By his own description, Pete Flores ran for the Texas Senate because he felt obligated. The retired Texas Parks and Wildlife game warden served 27 years as a state peace officer before becoming active in Atascosa County politics.
“When I retired, I was approached by [Republican] leadership in these counties and they asked me to run against Carlos Uresti,” he said.
Running as a political novice against an incumbent with nearly 20 years of legislative experience seemed like a fool’s errand, and he lost by double digits in 2016. But when Uresti was convicted on 11 felony charges in February and resigned in June, Flores was ready to try again.
Flores, 58, said he entered the special election contest because he grew up in Laredo during what he called the “patrón democracy” days, when “bosses” ran the political scene and traded favors for personal gain.
“I’ve always had an aversion [to] that, and we have vestiges of that still existing today here, so you gotta step up,” Flores said. “So here I am today stepping up, to serve, not to be served.”
His six-point victory over Pete Gallego, a former Congressman and state legislator, made the Pleasanton resident the state’s first Republican Hispanic state senator and flipped a district that had been reliably Democratic for more than 100 years. With more than two years remaining in Uresti’s term, Flores will have a chance to leave his mark on a district that stretches from Bexar County west to the Big Bend.
After seeing the “patrón” system operate under Democrats in Laredo, Flores said he made the decision to vote Republican whenever he could. He also wanted to make sure the Senate District 19 seat wouldn’t continue to exist under a faulty system, so he decided to upend the status quo.
“The only people who own the Senate District 19 seat are the voters, the citizens,” Flores said. “It belongs to the citizens. It doesn’t belong to an establishment or political group.
“There are great public officials out there, Democrat and Republican, who keep the highest standards. But as far as business as usual, that’s not happening.”
He said he supports term limits, as legislators need better checks and balances to avoid falling into corruption. He sees himself leaving the Texas Senate within the next 12 years.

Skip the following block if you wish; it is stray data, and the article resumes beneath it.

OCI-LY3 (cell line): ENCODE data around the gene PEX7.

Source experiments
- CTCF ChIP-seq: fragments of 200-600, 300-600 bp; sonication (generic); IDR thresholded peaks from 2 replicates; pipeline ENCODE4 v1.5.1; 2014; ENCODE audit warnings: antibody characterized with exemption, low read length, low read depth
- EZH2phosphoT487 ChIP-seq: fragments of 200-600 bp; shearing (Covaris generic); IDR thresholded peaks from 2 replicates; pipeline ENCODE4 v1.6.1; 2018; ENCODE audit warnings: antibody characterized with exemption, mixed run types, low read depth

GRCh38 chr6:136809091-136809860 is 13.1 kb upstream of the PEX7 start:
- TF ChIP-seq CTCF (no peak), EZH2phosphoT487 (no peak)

“Three terms is more than adequate,” Flores said. “Everything has a shelf life. When you have, in any system, new eyes, new ideas, it’s always healthy for the system. I think that was the intent of the founding fathers. I don’t think they intended for anyone to be in Congress for 40 years.”
During Flores’ election night watch party Tuesday, Lt. Gov Dan Patrick was on hand to offer his congratulations. His campaign had contributed $175,000 toward Flores’ efforts, and he praised Flores’ decision to run on conservative values, like endorsing small government.
“When you win a 66 percent Hispanic Democrat district — and I think we were outspent — it says a lot,” Patrick said. “The Democrat party is so far to the extreme left they have left their voters. Pete ran on a strong conservative message: strong border, low property taxes.”
Flores’ victory put a Republican into the Senate District 19 seat for the first time in 139 years. He scoffed at the idea of rallying a Latino voter base to push him across the finish line, gesturing around him at the exuberant crowd supporting him at his South San Antonio election night party.
“This is about the people who live here,” Flores said. “It’s not about Hispanic, Anglo. It’s about Texas. We’re conservative. We believe in God, we believe in our families, and we believe in our country. Those are core values we all have.”
Flores said he has been active in the Republican party, serving as a delegate at the Texas Republican Convention for his home county, Atascosa. He will be the first state senator living outside Bexar County to represent District 19, but said he will make sure everyone in his district is properly represented. As a nod to the largest population center in the district, Flores held his election-night watch party at Don Pedro Mexican Restaurant in south San Antonio rather than in nearby Pleasanton.
Flores’ first priority in office will be addressing Texas’ property taxes, he said.
“The system is broken,” he said. “We need some meaningful tax reform so you and I can keep our houses and we won’t be taxed out of our property. We want to pay our fair share, but it’s not right to have a system that’s not fair and equitable. We need to fix that, and we’re going to.”
Along with property tax reform, Flores said he would focus primarily on making sure there was a balanced budget to fund the state’s public schools, infrastructure, and public safety. He wants to make standardized testing more cost-efficient and give parents more control over their children’s school choices. He also said his law enforcement background helped him understand the need for border security in a way most legislators do not.
“I think I’m probably going to be one of the few – if not the only member – that has actually patrolled the Rio Grande and the Mexican border in a law enforcement capacity,” he said. “I have that ground experience on the ‘why’ we’re doing this.”
Senate District 19 has about 400 miles of shared border with Mexico, and Flores said he became familiar with border issues during his time as a game warden from a boots-on-the-ground perspective as well as from an administrative one. He built strong relationships with border sheriffs and police departments and is committed to assisting them as needed.
“Our relationship with Mexico is extremely important to Texas,” Flores said. “It’s historical, it’s our bloodline, it’s familial, and it’s very important to our commerce. At the same time, we want to make sure just as the Republic of Mexico retains their sovereignty [that] we retain ours. No republic can sustain themselves with open borders. It just doesn’t work.”